James Cook's Introduction to Linear Algebra Page
James Cook's Linear Algebra Homepage:

Welcome. This webpage contains many resources I have created for linear algebra. The current semester work is found in Blackboard, thanks!
  1. You Tube Playlist for Spring 2019 Linear Algebra
  2. You Tube Playlist for Spring 2018 Linear Algebra
  3. You Tube Playlist for Spring 2017 Linear Algebra
  4. You Tube Playlist from Linear Algebra of Spring 2016 (based on Curtis' text in part)
  5. Homework is due about every week. The wise course of action is to work ahead and ask questions in office hours. You can work together, but in the end your solution must be your own.
  6. I'm here to help. Please make wise use of my office hours and the help session when you get stuck. Also, in lecture, if I write something obviously wrong. Please politely interupt me before I burn 5 minutes of class on a bogus calculation. Do not wait until the end of class to tell me as we exit, you wrote linearly independent but meant linearly dependent. I have no patience for corrections! I want them immediately.
  7. Someone will be unable to make it to my office hours. It's inevitable in a given semester. Therefore, if you are such a person, it especially important for you to work with a study group which has at least one person who can make it to office hours.
  8. Homework will initially be posted in Blackboard. I don't remind you when it is due since the Course Planner (see above) has the due dates. Late work is not generally accepted.
  9. relax, it's just algebra!
General Advice: When confronting many "proof" problems in this course (and in more advanced abstract math courses) as a starting point you ought to ask yourself:
  1. What am I asked to prove ?
  2. Can I define the words used ?
It is not usually the case that you will find the same proof in my notes or some text. Definitions are key, I cannot emphasize this enough. Past this, you should consider using theorems, propositions etc. which we have developed. However, beware of proof by synonym. A common beginners mistake is to simply restate the claim in slightly different words as to prove the claim by invoking an entirely equivalent theorem. I usually write an arrow pointing back to itself to warn you of the circularity of such logic. Anyway, enough about what not to do, you can learn what is a good method of proof simply by following lectures and paying mind to study the structure of our arguments in each lecture. We do solve problems in this course, but, our more over-arching goal is to understand the structure of linear algebra.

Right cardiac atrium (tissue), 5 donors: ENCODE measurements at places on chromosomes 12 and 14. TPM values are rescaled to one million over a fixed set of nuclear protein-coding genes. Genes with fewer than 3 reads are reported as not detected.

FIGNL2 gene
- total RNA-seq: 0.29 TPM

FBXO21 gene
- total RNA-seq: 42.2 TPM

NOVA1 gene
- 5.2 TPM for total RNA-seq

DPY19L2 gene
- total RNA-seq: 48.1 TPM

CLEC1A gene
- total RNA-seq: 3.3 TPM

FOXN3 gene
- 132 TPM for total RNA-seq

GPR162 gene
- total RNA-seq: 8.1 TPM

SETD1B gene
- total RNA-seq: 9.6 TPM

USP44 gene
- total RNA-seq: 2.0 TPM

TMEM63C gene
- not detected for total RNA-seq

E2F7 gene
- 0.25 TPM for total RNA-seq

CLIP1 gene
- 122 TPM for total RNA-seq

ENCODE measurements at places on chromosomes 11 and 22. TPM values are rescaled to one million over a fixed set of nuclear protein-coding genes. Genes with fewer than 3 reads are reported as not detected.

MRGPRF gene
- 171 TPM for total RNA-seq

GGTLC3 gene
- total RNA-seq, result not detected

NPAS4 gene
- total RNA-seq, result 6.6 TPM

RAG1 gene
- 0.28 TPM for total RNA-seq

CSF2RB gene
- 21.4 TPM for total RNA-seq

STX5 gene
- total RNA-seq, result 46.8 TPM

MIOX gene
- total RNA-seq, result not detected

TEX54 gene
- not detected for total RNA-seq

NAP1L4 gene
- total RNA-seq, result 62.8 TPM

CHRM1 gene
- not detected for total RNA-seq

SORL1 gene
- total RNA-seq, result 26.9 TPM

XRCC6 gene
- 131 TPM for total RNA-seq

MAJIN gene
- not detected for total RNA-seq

Spring 2019 Lecture Notes:

  • Lecture Notes

  • Useful Materials and Links:
    This course is similar in spirit to previous offerings, however, I am making several significant modifications in format.
    1. The websites linked below provide various matrix calculations online:
    2. Previous versions of my notes are found below. The fourth version of the 321 notes is what I expect you to read this semester along side the required text. I will post the notes as I write them throughout the semester (in Blackboard, I will announce when an update is made)
    3. The solutions below are from a previous semester.
    4. An interesting example: the mapping T(A)=BAB has rank 4 despite the fact B has rank 2. See this row reduction which is in response to Part 2 of Lecture 20 of Linear Algebra 2015.
    Spring 2015 Course Materials:
    The content of 2016 and 2015 is more or less identical, however, I follow a somewhat different path. In particular, I have structured the quizzes to cover material in series rather than in parallel with the major tests. In any event, there is still value in last year's Lectures, but, I do hope this year is an improvement.

    Spring 2015 Lectures, Quiz and Test Solutions:
    Spring 2015 Lectures:

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    Last Modified: 1-3-2019